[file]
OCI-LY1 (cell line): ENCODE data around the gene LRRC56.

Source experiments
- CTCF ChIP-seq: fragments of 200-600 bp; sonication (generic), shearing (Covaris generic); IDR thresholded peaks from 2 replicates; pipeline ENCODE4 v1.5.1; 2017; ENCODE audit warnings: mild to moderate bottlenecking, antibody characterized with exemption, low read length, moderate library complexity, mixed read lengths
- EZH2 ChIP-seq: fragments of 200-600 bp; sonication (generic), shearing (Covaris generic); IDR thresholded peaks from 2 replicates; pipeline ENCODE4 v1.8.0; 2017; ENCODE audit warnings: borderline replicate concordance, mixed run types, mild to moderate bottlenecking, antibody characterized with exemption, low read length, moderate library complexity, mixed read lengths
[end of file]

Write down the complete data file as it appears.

OCI-LY1 (cell line): ENCODE data around the gene LRRC56.

Source experiments
- CTCF ChIP-seq: fragments of 200-600 bp; sonication (generic), shearing (Covaris generic); IDR thresholded peaks from 2 replicates; pipeline ENCODE4 v1.5.1; 2017; ENCODE audit warnings: mild to moderate bottlenecking, antibody characterized with exemption, low read length, moderate library complexity, mixed read lengths
- EZH2 ChIP-seq: fragments of 200-600 bp; sonication (generic), shearing (Covaris generic); IDR thresholded peaks from 2 replicates; pipeline ENCODE4 v1.8.0; 2017; ENCODE audit warnings: borderline replicate concordance, mixed run types, mild to moderate bottlenecking, antibody characterized with exemption, low read length, moderate library complexity, mixed read lengths